Conceptualization, A.B.R.P. and M.C.I.; methodology, A.B.R.P. and L.T.R.; software, A.B.R.P., L.T.R. and M.C.T.; investigation, A.B.R.P. and L.T.R.; data curation, A.B.R.P., I.A.B.A.J., B.I.C.C., L.T.R. and A.M.O.P.; fishing the articles, I.A.B.A.J., B.I.C.C., L.T.R. and A.M.O.P.; writing—original draft preparation, A.B.R.P., I.A.B.A.J. and D.d.C.M.; writing—review and editing, A.B.R.P., A.M.d.L.C. and M.C.I.; preview, A.M.d.L.C. and M.C.I.; supervision, A.M.d.L.C. and M.C.I.; funding acquisition, A.M.d.L.C. and M.C.I. All authors have read and agreed to the published version of the manuscript.


This work was supported by the Sao Paulo Research Foundation (FAPESP) with grants to A.M.L.C (2018/14728-0, 2017/24615-5), by the National Council of Technological and Scientific Development (CNPq) with grants to A.M.L.C. (303078/2019-7) and M.C.I. (301293/2011-2, 303070/2015-3), by the Minas Gerais Research Funding Foundation (FAPEMIG) with grants to M.C.I. (APQ-02112-10, APQ-00793-13) and scholarships to B.I.C.C., A.M.O.P. (11742, 12113), by the Coordination for the Improvement of Higher Education Personnel (CAPES) scholarships to A.B.R.P., L.T.R., I.A.B.A.J., D.C.M. (88887.503435/2020-00, 88887.628230/2021-00, 88887.672499/2022-00, 88882.459468/2019-01), and Dean of Research, Graduate Studies, and Innovation Office—Federal University of Ouro Preto (PROPP-UFOP), with grants to M.C.I. (02/2015).


We thank Cristiane Rocha Assunção for providing English proofreading of the manuscript.

Conflicts of Interest

The authors declare no conflict of interest.


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Figure 1. Flow diagram with search strategy.
Figure 1. Flow diagram with search strategy.
Metabolites 12 01273 g001
Table 1. Inclusion and exclusion criteria used according to PICOS.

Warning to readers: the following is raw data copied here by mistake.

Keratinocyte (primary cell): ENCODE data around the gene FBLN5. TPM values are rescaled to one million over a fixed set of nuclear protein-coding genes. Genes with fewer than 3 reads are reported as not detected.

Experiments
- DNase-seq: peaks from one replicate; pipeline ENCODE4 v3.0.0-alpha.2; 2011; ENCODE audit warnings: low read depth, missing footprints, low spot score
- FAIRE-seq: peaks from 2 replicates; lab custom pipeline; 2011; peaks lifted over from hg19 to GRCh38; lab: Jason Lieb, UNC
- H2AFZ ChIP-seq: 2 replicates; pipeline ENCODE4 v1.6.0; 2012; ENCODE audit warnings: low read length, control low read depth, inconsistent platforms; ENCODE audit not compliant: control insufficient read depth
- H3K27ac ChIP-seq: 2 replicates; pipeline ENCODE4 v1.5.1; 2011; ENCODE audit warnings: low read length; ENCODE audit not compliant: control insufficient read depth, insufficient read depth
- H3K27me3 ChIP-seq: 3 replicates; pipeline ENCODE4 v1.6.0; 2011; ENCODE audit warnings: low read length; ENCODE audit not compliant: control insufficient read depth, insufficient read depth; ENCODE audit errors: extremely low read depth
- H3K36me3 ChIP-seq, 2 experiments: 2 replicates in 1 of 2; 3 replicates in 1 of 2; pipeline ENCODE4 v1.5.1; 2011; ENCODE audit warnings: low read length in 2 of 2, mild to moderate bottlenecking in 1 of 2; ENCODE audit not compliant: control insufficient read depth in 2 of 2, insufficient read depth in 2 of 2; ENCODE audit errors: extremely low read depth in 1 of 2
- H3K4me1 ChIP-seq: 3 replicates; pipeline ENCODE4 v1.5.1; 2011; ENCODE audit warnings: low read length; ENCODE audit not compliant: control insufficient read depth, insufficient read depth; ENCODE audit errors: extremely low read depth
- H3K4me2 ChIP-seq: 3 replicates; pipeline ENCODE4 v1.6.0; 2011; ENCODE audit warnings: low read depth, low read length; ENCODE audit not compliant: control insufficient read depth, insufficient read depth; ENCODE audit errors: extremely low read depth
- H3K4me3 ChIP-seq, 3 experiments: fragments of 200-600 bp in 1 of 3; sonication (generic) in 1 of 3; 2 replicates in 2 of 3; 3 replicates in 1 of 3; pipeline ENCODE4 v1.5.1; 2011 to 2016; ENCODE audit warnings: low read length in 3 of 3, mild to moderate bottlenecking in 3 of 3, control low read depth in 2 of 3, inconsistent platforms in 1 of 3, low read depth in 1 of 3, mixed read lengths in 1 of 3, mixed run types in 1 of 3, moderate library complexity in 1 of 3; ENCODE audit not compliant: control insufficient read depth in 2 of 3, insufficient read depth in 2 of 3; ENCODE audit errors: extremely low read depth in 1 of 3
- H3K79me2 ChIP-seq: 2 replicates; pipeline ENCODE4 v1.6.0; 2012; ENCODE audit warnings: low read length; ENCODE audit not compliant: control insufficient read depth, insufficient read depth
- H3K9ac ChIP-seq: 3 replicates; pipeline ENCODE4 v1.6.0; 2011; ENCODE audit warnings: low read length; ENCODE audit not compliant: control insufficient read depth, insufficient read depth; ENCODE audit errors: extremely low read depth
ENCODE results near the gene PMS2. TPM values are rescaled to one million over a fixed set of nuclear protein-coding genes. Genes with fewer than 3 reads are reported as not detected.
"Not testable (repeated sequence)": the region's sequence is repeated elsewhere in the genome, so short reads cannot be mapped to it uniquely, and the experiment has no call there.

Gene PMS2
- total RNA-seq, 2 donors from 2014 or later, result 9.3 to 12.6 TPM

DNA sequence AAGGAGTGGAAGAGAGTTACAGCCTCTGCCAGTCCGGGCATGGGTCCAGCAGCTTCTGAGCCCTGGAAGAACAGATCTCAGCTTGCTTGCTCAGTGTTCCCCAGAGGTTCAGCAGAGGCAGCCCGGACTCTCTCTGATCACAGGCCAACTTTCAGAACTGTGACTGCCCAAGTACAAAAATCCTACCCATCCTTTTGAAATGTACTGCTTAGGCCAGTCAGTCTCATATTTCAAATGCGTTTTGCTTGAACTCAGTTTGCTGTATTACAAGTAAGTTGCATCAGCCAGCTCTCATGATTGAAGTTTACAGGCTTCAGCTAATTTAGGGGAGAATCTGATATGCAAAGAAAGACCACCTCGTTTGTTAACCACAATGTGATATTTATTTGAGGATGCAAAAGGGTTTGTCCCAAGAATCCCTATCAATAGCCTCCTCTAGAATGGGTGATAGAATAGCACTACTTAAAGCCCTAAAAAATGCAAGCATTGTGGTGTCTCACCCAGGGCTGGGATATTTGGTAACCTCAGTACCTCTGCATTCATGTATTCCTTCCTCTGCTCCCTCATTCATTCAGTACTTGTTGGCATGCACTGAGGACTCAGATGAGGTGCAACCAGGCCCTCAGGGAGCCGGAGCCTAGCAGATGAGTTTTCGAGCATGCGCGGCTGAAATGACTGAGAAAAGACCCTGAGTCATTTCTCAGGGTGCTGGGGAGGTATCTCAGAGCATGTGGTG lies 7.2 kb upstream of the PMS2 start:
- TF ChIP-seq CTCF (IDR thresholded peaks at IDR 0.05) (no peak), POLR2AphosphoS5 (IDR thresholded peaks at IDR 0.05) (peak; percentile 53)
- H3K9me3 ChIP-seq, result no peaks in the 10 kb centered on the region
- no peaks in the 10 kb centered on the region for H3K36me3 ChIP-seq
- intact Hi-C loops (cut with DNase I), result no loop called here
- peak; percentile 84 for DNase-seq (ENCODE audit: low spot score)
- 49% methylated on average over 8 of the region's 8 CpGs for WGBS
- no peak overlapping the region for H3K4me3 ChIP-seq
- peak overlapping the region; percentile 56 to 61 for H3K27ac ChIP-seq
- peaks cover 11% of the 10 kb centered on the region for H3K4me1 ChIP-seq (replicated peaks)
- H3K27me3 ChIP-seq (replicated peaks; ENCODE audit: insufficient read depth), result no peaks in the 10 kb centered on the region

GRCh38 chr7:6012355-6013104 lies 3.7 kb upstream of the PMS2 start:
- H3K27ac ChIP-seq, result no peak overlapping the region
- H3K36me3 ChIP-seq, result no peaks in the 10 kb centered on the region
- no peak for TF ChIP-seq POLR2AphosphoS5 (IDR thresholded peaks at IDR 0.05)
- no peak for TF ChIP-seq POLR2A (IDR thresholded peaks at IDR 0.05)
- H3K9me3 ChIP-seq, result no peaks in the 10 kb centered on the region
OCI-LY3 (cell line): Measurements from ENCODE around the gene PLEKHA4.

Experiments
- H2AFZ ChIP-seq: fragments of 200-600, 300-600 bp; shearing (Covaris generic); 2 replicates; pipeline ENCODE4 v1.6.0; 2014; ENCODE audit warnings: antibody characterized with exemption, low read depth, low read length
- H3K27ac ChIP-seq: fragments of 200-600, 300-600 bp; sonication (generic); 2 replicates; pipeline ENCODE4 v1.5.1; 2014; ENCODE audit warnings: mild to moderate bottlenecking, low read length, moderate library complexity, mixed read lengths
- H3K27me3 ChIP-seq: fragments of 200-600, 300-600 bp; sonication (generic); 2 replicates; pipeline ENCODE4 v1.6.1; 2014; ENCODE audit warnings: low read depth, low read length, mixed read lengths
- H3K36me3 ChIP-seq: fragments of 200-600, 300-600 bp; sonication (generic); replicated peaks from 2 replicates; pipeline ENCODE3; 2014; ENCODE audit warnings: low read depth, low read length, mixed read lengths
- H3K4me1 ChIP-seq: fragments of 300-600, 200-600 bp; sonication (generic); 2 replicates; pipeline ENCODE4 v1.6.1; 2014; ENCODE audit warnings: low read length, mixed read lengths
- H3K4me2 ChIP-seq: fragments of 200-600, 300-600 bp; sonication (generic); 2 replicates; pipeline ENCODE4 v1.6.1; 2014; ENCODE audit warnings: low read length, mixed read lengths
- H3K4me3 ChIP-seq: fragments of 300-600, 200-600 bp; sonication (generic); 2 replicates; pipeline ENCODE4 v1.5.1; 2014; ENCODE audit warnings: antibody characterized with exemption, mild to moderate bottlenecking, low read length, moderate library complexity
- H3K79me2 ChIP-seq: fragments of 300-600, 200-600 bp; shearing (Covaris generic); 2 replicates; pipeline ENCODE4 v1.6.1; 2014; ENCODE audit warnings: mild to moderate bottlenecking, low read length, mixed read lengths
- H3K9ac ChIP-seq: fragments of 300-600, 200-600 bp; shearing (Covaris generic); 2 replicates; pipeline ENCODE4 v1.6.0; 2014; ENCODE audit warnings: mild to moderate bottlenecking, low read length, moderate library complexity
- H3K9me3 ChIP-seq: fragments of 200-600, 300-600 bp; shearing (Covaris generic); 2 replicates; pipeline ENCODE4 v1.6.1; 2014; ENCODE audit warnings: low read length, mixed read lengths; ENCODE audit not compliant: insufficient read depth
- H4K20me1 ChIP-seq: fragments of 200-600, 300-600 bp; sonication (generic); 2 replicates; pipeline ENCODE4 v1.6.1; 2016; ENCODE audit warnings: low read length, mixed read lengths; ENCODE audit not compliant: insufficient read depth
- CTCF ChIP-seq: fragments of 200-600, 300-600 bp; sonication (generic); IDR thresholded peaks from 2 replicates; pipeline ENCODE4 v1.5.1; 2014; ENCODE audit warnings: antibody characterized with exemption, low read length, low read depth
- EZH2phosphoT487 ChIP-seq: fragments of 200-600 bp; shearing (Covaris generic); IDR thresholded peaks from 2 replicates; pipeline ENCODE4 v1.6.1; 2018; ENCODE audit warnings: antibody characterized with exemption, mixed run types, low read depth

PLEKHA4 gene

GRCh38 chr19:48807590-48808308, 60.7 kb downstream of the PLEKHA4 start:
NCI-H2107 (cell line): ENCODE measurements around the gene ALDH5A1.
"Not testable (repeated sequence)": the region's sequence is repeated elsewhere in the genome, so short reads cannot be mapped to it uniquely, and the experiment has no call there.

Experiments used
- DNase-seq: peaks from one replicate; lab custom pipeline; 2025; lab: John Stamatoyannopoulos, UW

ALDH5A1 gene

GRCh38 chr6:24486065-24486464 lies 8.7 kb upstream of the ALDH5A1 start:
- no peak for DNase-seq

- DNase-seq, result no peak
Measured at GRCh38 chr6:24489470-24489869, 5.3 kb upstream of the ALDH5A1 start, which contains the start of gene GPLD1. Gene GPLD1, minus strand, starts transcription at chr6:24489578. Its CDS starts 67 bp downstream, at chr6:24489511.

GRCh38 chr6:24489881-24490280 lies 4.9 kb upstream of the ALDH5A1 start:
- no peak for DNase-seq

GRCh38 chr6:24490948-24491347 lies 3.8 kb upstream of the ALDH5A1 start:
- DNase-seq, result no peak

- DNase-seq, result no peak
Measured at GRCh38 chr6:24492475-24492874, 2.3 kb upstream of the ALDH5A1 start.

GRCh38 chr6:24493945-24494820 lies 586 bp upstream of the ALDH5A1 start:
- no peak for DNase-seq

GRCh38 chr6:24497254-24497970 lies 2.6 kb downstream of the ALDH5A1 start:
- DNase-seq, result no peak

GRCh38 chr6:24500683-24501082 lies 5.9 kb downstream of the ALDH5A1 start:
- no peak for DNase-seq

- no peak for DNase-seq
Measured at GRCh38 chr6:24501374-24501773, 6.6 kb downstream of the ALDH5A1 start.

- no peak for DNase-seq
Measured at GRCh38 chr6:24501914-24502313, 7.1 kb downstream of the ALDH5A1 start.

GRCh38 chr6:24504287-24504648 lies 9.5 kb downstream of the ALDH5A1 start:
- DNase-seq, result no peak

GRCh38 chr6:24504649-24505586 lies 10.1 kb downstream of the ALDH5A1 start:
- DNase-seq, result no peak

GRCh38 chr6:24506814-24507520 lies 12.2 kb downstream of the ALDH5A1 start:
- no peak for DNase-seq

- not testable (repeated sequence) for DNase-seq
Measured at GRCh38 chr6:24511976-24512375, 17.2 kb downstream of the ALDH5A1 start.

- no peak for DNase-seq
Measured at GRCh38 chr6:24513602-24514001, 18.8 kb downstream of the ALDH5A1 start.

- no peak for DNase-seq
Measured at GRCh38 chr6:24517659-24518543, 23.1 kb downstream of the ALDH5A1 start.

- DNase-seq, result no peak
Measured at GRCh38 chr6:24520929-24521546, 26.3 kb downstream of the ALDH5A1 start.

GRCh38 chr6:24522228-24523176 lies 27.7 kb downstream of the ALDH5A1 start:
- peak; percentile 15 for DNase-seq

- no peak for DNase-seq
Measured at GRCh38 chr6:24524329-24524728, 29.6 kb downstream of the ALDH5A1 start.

Table 1. Inclusion and exclusion criteria used according to PICOS.
ParametersInclusion CriteriaExclusion Criteria
PopulationStudies conducted
with mice
Studies conducted
with other rodents
InterventionDiet, Restricted feedingNo dietary intervention
ComparisonNot applicableNot applicable
ResultsClock genesOther genes
Study DesignCase-control studies and
experimental trials
Published after 2007
Literature review, cross-sectional studies, letters to the editor
Published before 2007, studies not in the English language
Table 2. Objectives and methodologies used in the studies.
Table 2. Objectives and methodologies used in the studies.
Author/YearSpecies/Strain/SexObjectivesDiets/CompositionDietetic InterventionMethodology
Goh et al., 2007 [18]Male C57Bl/6N × Sv/129, C57Bl/6N × Sv/129 homozygous Pparα-null mice.To investigate the impact of PPARα deficiency on the expression of genes encoding circadian transcription factors and PPARα responsive proteins in peripheral tissues following temporally restricted food access.Regular chow diet
(Purina 5015)
Mice were compared under ad libitum or restricted food access for the expression of circadian transcription factor-encoding mRNAs.Gene expression by qPCR
Reilly et al., 2008 [19] Males Dbh+/−, Dbh−/−, C57Bl/6J miceTo investigate the role of the SCN on the entrainment of the heart and vasculature oscillators. Regular chow diet or RF (for 6 h).Mice were submitted to RF during the light period (7 a.m. to 7 p.m.) or ad libitum for 5 days. On the 5th day, mice were placed in DD for 24 h and then euthanized.Gene expression by qPCR
Oishi et al., 2009a [26] Male C57Bl/6J and Per2 transgenic (overexpressing rat PER2) mice.To investigate the function of PER2 in the circadian regulation of fibrinolysis and obesity-induced hypofibrinolysis.Normal diet (CE-2; Clean Japan Inc., Tokyo, Japan); high-fat/high-sucrose diet (with 54.5% fat, 28.3% carbohydrates, and 17.2% protein; F2HFHSD; Oriental Yeast Co., Ltd., Tokyo, Japan)Mice were fed with normal diet, or HFSD for 12 weeks to induce obesity and then euthanized.Gene and protein expression by qPCR and Western blotting, respectively; measurement of blood metabolic parameters; measurement of plasma and tissue PAI-1; stimulation with 10 ng/mL TGF-β1.